LETTER: Opinion taints meaning of factsTo the Telegram: Like the commenter in the Sept. 26 Telegram, I enjoy verifying political statements by using fact-checking websites and reliable sources.
To the Telegram:
Like the commenter in the Sept. 26 Telegram, I enjoy verifying political statements by using fact-checking websites and reliable sources.
However her understanding of the Lilly Ledbetter Fair Pay Act may hinge on personal opinion.
The original Ledbetter Act was stuck down by the Supreme Court in 2007 — despite rulings from almost all other federal courts supporting Title 7, which deals with discrimination in the workplace.
Ledbetter had long pursued justice in wage discrimination. Congress originally intended to provide ample time and opportunity for employees to legally pursue remedies for pay discrimination, 180 days after receiving the last unfair paycheck. And, Obama’s first signed bill (The Lilly Ledbetter Fair Pay Act) was intended to restore that original understanding of the law, not just for women, but any victim of pay discrimination.
As mentioned, originally the Ledbetter legislation intended to change the time to file lawsuits from 180 days after the first unfair paycheck, to 180 days after the last known discriminatory check. This was considered appropriate because new employees don’t know peers are receiving more pay and are unable to access proof. So, if an employee works while underpaid for six months, under the Supreme Court’s ruling, which recognizes lawsuits made six months after the first unfair paycheck, then they would completely lose their right to file after those first 180 days elapsed.
The Supreme Court delivered this ruling with a 5-4 vote many considered was made by judges ignoring almost all other federal courts had supported the time period after the last paycheck. Under the Ledbetter Act, litigants could only receive restitution for unfair payments made during the last two years, limiting the extent of lawsuits and preventing abuse suffered because of frivolous suits.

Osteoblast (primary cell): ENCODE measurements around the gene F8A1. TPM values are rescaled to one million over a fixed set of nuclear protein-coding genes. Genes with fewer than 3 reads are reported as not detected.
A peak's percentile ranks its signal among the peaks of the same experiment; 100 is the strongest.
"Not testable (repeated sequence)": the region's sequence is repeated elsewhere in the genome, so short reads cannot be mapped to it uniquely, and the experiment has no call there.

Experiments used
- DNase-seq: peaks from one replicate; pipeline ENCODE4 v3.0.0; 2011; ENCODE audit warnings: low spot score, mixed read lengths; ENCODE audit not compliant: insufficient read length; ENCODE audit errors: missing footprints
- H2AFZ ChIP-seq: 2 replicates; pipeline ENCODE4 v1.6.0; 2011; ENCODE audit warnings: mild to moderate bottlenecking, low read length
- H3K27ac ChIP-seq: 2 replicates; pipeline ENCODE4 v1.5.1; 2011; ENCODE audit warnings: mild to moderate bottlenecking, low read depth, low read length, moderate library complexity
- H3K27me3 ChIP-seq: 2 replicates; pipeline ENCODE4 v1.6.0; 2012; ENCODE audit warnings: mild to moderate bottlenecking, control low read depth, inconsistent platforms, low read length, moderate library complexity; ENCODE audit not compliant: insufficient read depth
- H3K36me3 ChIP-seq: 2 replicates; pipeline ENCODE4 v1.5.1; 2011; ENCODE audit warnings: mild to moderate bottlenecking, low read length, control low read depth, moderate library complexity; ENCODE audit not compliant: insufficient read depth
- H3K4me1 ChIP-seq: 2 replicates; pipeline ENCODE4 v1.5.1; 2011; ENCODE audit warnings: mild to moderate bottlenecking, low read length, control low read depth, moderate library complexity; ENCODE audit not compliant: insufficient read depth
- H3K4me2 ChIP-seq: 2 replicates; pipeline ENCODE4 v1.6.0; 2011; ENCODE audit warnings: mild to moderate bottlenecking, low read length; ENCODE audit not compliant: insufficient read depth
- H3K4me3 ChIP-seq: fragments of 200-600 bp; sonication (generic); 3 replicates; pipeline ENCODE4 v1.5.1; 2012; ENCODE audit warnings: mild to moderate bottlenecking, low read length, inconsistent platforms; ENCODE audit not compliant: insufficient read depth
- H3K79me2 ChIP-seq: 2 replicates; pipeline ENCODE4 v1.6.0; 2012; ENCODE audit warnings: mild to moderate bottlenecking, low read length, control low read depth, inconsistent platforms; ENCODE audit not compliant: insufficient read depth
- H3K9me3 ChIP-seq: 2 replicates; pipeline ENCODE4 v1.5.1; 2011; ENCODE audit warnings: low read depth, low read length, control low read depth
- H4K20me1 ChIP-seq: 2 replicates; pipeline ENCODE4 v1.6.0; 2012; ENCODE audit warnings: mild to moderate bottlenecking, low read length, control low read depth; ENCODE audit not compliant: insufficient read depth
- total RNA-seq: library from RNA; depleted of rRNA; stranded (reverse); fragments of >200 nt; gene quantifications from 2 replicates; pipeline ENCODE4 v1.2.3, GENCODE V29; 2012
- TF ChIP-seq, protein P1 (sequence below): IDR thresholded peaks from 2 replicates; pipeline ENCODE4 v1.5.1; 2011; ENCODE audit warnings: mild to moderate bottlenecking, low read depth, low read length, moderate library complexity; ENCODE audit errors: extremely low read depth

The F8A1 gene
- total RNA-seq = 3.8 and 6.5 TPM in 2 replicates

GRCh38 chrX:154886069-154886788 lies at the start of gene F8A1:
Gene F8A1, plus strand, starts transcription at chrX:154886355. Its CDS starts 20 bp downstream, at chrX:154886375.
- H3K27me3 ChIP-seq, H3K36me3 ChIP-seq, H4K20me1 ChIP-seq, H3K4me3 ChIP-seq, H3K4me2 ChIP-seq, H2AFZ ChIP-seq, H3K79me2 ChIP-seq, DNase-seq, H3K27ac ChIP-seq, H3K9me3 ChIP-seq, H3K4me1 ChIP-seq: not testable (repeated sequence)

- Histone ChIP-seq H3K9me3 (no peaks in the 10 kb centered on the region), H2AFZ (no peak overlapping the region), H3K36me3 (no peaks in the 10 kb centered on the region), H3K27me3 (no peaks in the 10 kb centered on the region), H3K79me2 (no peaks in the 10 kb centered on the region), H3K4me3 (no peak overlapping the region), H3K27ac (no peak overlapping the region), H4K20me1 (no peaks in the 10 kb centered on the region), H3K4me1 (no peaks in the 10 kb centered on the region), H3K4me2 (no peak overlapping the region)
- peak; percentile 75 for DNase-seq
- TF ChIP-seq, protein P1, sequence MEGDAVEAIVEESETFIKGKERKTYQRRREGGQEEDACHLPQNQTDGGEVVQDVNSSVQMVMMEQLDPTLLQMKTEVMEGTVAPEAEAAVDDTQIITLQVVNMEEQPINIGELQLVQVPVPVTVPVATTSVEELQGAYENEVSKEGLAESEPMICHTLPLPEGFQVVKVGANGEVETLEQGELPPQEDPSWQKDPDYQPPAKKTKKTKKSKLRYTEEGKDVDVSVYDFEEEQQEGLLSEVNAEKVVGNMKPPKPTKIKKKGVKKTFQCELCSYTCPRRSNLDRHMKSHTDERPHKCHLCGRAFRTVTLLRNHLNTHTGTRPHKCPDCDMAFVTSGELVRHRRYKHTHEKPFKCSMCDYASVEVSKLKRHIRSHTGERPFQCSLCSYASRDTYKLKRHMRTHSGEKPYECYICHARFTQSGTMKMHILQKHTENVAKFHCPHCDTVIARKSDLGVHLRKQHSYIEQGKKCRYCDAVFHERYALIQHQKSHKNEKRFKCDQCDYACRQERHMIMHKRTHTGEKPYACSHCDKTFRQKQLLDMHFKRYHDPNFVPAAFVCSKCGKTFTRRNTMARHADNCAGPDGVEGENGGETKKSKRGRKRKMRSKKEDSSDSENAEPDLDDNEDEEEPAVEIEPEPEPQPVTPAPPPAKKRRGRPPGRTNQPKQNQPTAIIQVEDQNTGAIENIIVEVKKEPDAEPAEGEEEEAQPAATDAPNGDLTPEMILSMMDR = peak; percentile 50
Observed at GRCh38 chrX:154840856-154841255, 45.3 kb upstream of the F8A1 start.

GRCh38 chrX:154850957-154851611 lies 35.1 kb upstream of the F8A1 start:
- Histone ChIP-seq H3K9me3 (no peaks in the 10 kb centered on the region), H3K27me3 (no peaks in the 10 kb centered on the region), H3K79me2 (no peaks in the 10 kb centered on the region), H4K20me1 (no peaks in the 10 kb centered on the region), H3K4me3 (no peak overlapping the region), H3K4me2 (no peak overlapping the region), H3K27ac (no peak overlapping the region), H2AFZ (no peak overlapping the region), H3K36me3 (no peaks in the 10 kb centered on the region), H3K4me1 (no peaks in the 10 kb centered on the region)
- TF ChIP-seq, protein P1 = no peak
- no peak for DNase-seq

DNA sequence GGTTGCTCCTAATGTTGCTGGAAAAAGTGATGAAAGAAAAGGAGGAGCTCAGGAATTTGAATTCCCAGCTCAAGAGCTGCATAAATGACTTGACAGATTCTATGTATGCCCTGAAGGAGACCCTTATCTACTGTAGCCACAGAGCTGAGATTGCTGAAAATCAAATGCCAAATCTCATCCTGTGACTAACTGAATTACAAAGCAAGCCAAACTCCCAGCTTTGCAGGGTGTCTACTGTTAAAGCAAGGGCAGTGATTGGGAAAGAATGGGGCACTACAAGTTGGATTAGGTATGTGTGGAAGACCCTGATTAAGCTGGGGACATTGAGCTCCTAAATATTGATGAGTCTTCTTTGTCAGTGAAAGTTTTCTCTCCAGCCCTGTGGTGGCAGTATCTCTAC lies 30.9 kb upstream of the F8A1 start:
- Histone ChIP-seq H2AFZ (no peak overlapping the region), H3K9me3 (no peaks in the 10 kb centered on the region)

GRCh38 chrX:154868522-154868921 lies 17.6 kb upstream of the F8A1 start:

The Telegram letter writer chooses to consider this limitation of the time as necessary to stop frivolous lawsuits. But six months to gather evidence, verify facts and hire adequate legal aid is rather short, especially when one considers how backed logged the court system is today. I personally labored for 15 months during a simple landlord-tenant dispute.
Regarding Paul Ryan’s congressional voting record — an Aug. 26 editorial in the New York Times gave stinging reports concerning many of Ryan’s legislative attitudes about women; Ryan is on record wanting to ban all abortions including those resulting from incest and rape. He has co-sponsored more than three dozen anti-abortion bills, and although he publicly urged Todd Akin to drop out of the senate race due to his notorious “legitimate rape” comment, Ryan co-sponsored a bill with Akin intended to narrow the definition of rape and limit the number of poor women able to have abortions funded by Medicaid. Last year, Ryan wrote a bill designed to allow employers to decline providing medical coverage due to religious and moral convictions, and, his budget would end government funding for Planned Parenthood while drastically reducing spending on prenatal care and infant nutrition.
Although Ryan’s boss Mitt, has generally less strict beliefs on some of these issues, such as making exceptions for abortions in cases of rape, in 2010 Ryan stated, “I’m as pro-life as a person gets.”
The Sept. 26 letter writer may think these ideas and policies (typical of Republican attitudes) will not harm or limit women, but sites like VoteSmart.org and Politico, contain searing comments like those from Rep. Carolyn Maloney of New York’s 14th Congressional District, in regard to Republican gender bias. She is quoted as saying, “There are many differences between the two candidates. From Medicare to Social Security, they’re oceans apart. While I understand the frustration with the political process, the belief that ‘there’s not a dimes worth of difference’ simply couldn’t be further from the truth.”
While the president says, “I trust women to make these decisions,” politicians like Ryan pursue policies favoring business interests over justice, regardless of validity. On women’s issues, Ryan remains faithful to conservative dogma to garner votes from his Republican base.
So, although we should all go ahead and check facts, we should also make sure we clearly understand what they mean.
Peter W. Johnson,